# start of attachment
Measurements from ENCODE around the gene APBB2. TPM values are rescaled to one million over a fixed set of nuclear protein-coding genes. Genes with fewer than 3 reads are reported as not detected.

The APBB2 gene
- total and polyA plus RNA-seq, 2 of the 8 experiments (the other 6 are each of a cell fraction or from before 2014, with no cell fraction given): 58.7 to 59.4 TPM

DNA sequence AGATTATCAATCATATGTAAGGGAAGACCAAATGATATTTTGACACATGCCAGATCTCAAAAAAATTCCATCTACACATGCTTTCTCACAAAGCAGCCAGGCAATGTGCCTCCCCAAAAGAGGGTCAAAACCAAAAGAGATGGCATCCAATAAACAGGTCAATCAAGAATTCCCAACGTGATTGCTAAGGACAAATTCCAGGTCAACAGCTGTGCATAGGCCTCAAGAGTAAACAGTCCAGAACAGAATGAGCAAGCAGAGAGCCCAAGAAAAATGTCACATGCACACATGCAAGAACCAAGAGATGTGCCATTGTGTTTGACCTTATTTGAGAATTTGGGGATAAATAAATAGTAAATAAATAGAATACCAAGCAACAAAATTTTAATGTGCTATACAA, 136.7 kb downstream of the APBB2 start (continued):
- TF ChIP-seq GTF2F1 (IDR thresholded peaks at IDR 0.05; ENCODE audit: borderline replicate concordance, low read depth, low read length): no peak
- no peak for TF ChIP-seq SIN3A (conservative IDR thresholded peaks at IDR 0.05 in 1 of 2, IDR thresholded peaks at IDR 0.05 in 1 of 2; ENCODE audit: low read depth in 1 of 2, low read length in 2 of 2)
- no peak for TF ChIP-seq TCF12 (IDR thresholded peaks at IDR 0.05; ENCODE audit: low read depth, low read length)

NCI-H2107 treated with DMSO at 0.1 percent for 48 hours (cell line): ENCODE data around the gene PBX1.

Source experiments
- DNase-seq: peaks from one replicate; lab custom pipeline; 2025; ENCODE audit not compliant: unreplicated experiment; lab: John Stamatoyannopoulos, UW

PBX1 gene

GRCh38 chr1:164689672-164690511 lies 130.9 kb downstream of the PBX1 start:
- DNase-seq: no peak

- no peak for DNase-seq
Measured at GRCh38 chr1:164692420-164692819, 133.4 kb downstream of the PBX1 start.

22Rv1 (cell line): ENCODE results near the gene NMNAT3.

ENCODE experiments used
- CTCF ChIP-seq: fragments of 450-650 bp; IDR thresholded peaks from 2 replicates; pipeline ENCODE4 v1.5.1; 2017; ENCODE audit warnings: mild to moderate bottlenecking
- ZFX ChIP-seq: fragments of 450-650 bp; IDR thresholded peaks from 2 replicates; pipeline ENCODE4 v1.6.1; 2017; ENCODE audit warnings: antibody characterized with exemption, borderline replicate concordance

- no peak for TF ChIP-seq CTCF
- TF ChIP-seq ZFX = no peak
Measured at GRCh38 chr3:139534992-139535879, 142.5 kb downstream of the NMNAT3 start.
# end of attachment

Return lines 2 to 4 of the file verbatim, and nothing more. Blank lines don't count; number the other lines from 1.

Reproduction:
The APBB2 gene
- total and polyA plus RNA-seq, 2 of the 8 experiments (the other 6 are each of a cell fraction or from before 2014, with no cell fraction given): 58.7 to 59.4 TPM

DNA sequence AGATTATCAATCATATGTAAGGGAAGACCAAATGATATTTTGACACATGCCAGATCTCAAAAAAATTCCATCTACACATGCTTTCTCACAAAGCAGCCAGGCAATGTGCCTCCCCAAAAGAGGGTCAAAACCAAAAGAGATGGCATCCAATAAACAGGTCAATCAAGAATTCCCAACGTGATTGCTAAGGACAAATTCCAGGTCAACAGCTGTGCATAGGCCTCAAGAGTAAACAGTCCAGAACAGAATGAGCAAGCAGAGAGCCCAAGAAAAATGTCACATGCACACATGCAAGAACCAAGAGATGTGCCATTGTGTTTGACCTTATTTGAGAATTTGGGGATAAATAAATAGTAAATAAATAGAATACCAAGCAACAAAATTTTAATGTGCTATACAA, 136.7 kb downstream of the APBB2 start (continued):